Monday, November 4, 2013

Good value at Peckinpah

Peckinpah on UrbanspoonSo I finally got around to trying Peckinpah last Friday. It's a tight no-reservations place that saw line-ups at the door and people waiting at the bar.
While we were waiting for the last two of our party, we placed our orders. Which was a good thing because some of the orders can take a little while (like the Baked Mac'n Cheese), which is annoying in a room with passive pressure to eat and go because of other diners waiting patiently for their turn.

The other stand-out BBQ places locally are Memphis Blues Barbecue House and the Hog Shack Cook House. Before you start comparing them, you should first know that not all BBQ traditions look alike, and Peckinpah is very different. Mijune Pak of Follow Me Foodie has a great primer on this in her review of Peckinpah. It's hard to avoid comparisons when it comes to whether it was tasty or not, you should at least recognize that you can't get/expect the same type of barbecue at Peckinpah -- Just as you can't take points off an apple for not being more like an orange. I recommend you look at the online menu which starts with an introduction to their Eastern North Carolina style barbeque.

Mac 'n Cheese ($12.95) freshly made, topped with Applewood smoked cheddar
  • Surprisingly bland to my palate. Hmm...
  • They very helpfully put this in separate bowls for our party to share! And on their own initiative -- we didn't even have to ask! Bonus points for service here.
Half of Everything (aka: "The Divorce") $59.95 Half order of each smoked meat, four sides, two pieces of corn bread.
  • Half of everything means pulled pork, beef brisket, pork side ribs, jalapeño pork sausage, beef rib. It doesn't look like much, but we were five and it was a decent amount after including the sides.
  • The sides are about 2 cups each of stuff. Considering that sides are basically $3.95 a piece, the meats work out to $44.15.
  • Meat
    • Overall, I didn't find anything particularly tasty here. The meat wasn't especially flavourful, strangely, and that's with or without the sauce. That, or I've been too vegetarian-fare-curious lately and have become disconnected with meat.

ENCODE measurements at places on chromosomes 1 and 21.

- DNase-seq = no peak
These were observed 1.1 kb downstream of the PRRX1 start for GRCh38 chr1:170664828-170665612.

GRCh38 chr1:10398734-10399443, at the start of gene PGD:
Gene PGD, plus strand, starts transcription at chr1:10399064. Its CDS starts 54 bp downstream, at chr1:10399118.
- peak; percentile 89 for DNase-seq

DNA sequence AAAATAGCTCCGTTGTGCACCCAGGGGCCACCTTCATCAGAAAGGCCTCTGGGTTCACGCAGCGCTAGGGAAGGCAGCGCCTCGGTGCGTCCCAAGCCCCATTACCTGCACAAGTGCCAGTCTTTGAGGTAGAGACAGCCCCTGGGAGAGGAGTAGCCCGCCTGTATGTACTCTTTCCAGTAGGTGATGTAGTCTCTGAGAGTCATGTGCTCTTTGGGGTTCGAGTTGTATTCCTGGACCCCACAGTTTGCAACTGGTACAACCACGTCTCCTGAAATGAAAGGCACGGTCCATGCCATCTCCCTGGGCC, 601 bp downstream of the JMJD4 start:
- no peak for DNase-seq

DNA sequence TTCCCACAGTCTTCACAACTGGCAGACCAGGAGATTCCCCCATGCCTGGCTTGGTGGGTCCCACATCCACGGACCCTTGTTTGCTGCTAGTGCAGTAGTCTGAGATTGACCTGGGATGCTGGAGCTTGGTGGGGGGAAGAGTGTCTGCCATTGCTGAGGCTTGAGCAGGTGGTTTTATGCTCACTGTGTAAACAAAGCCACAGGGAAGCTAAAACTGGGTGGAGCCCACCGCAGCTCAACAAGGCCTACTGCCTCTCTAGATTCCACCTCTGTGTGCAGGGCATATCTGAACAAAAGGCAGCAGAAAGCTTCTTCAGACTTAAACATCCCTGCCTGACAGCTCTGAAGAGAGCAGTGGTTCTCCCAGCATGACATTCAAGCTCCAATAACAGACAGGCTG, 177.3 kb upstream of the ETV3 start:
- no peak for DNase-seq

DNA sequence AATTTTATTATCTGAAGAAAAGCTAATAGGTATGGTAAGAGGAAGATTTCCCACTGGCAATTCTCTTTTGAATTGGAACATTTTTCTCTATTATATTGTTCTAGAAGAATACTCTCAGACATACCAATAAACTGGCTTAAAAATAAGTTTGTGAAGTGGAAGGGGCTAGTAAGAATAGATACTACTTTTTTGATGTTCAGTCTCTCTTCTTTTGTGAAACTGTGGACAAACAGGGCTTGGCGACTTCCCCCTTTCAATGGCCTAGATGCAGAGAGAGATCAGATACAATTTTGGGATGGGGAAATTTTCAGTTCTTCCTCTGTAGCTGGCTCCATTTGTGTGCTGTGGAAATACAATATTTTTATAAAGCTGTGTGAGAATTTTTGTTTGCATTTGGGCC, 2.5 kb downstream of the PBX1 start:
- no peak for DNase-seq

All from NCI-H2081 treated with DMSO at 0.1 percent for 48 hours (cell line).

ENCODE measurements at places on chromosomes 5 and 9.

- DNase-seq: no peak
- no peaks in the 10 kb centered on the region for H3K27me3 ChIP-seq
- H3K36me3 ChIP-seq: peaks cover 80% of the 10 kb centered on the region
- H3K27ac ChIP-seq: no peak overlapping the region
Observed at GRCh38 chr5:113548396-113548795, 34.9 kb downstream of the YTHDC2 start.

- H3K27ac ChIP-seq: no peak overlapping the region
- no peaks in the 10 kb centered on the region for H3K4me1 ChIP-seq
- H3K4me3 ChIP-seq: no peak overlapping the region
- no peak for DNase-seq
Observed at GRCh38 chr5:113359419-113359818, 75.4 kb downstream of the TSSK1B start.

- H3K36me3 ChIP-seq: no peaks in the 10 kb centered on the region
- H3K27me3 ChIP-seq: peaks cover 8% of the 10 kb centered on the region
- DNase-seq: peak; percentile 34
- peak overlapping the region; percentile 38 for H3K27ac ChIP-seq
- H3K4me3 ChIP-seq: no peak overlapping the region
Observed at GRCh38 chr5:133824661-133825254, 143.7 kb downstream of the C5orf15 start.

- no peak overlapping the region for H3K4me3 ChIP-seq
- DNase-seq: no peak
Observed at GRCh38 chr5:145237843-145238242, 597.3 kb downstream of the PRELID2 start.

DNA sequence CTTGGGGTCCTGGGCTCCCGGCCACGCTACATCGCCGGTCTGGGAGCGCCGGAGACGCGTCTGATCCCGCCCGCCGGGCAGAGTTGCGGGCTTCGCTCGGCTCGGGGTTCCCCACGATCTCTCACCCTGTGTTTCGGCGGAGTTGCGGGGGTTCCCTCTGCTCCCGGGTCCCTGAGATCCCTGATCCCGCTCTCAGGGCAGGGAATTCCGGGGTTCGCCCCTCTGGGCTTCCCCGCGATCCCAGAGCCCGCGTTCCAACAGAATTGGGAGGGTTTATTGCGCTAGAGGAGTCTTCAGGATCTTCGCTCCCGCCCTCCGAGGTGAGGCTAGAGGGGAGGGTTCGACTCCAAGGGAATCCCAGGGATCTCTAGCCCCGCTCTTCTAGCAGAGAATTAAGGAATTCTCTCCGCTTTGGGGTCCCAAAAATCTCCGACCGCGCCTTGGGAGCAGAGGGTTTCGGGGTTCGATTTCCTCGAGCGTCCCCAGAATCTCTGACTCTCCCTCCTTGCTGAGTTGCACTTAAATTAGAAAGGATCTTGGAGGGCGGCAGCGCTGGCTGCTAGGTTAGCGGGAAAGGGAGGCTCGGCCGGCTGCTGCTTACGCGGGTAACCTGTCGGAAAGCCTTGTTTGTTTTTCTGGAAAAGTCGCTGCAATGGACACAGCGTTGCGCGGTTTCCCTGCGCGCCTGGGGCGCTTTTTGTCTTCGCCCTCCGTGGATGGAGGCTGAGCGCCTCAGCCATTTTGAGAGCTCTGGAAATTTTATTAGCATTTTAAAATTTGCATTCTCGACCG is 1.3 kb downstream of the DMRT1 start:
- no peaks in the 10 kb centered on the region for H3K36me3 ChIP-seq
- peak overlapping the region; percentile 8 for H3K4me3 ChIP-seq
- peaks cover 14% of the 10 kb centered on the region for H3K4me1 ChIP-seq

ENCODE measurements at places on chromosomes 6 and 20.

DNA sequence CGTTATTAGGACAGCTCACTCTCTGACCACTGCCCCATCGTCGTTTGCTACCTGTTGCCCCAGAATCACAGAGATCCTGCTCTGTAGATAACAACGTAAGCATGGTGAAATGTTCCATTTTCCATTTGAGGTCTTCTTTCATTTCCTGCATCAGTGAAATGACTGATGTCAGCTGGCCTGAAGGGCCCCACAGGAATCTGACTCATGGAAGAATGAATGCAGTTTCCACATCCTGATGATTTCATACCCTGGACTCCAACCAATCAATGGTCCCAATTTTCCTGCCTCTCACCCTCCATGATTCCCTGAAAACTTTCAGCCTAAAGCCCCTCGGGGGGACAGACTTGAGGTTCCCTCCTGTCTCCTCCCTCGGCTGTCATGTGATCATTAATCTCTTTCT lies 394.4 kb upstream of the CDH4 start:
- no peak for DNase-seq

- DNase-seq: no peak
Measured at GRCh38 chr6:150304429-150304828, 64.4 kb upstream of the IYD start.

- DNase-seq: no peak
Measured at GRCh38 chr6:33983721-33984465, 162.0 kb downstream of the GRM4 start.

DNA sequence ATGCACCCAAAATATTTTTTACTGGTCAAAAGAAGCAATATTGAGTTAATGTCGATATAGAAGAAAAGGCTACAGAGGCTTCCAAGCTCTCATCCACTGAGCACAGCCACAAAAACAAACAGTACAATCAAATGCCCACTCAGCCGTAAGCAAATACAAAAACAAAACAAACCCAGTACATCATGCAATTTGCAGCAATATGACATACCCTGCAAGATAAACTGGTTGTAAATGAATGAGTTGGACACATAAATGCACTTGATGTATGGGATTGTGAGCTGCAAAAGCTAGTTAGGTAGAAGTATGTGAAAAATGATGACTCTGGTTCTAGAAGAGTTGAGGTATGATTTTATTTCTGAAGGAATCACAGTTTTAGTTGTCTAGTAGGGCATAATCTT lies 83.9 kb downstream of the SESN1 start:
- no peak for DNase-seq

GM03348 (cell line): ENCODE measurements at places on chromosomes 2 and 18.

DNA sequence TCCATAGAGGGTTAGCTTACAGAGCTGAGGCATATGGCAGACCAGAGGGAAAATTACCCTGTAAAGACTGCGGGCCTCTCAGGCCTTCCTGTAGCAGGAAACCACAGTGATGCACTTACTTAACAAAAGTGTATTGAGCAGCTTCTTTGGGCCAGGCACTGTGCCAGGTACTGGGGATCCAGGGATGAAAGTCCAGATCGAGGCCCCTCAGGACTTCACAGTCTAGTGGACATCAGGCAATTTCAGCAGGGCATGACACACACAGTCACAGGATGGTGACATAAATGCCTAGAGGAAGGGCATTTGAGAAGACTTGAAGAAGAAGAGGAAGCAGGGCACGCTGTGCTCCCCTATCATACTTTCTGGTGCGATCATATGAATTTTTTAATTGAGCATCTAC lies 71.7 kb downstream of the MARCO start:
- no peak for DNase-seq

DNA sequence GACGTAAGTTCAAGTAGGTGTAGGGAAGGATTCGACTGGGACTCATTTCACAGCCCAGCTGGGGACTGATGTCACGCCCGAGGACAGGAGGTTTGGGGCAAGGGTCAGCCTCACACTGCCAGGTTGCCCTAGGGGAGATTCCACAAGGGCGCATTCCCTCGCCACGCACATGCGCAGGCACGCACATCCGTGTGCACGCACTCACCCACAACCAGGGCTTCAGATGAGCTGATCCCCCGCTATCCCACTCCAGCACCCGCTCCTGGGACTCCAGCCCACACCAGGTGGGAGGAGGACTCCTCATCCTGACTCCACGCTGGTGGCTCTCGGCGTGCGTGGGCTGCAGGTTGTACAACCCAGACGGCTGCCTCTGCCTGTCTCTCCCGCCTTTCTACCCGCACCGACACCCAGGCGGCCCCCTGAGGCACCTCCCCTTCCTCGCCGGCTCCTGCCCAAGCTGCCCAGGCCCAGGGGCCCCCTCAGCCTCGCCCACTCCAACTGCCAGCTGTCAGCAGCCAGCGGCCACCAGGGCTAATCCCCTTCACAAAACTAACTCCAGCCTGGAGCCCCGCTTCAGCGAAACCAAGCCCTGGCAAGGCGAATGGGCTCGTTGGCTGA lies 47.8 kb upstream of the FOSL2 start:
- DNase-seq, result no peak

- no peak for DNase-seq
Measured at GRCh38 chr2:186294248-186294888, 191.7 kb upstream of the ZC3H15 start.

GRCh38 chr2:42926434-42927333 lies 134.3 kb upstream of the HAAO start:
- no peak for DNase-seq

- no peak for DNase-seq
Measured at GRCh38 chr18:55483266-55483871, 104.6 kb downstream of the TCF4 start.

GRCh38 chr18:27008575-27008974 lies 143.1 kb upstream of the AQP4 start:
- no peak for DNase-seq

• Didn't get to try the sausage. Where'd it go? -- Thanks for sharing guys. <.<
    • The meats didn't seem particularly tender, though definitely not tough or dry I remember prying and sawing and tearing at the side ribs to cut out a chunk. Thankfully they gave us a steak knife.
    • There are two kinds of sauce at the table which you are meant to use. I would try a bit of the meat without them first.
      • The "house-made sweet mild sauce" should be used sparingly at first, until you figure out how much you like on it (also, it pours FAST from the bottle). I was the only one who didn't prefer this over the "official" sauce, maybe because it just felt too "uncooked". It's different when BBQ sauce is slathered on meat over th grill where it has a chance to sear and bring out flavour. I found this kind of tomato-sauce-like.
      • The chili vinegar is meant to bring out the meat flavour, and in my experience it certainly does that. Again, go easy on this first so that you're not super-soaking your meat into vinegar sponges.
  • Side: Coleslaw
    • Not the soaked creamy stuff, but more like the tossed shredded veggie style.
  • Side: Southern Greens - collard greens, kale, and swiss chard sautéed in garlic and butter
    • Garlic? Butter? Where? The wilted veggies just tasted mushy and bitter. The one kale-lover at our table really liked this. If you're not sure, ask for a sample first.
  • Side: Cream Corn - whole corn kernels cooked in sweet corn puree
    • Not as sweet or creamy as I expected. Disappointing.
    • Best cream corn I've had so far is the one at Black + Blue, which has a bit of bite to it from jalapeño.
  • Side: Hush Puppies (3 fritters) deep fried corn bread fritters with honey bourbon dip
    • Just blow all your side order choices on this. Seriously. Best of the lot, fun to eat.
  • The order of The Divorce comes in two large plates, one with the meat and one with the sides and cornbread. It worked out to a light/medium meal for our party of five, plus we still had a bit left over for a doggie bag. If you are four hungry hikers, you might want to try The Honeymoon instead.
    • A meaty dinner for under $20 a head (tax and tip included) in the trendy part of Gastown is rather good value.
Service was mixed. The lead person at the bar dressed as a long-haired Daryl Hall (of vintage Hall and Oates fame) was friendly and very helpful, but the wait staff that night seemed disinterested bordering on surly. (Or maybe just tired after another evening scramble in a full room.) We actually had trouble trying to flag one down for drinks or to get our bill.

Table spacing is rather very tight, and if your party has an odd number, you can expect the odd one out to be squeezed in rather than another table pulled over.

They are also conscious of any line-up at the door, and if the rest of your party is late, you will be approached about the empty seats at your table. This is not a nice experience for either your party or the restaurant staff, so I highly recommend getting your act together and going in with your full party, or at least waiting at the bar until the stragglers arrive -- and let them know your party size so that they can strategically give away seats while preserving the ability to seat all of you together. If you have a big platter order, get that started as well.

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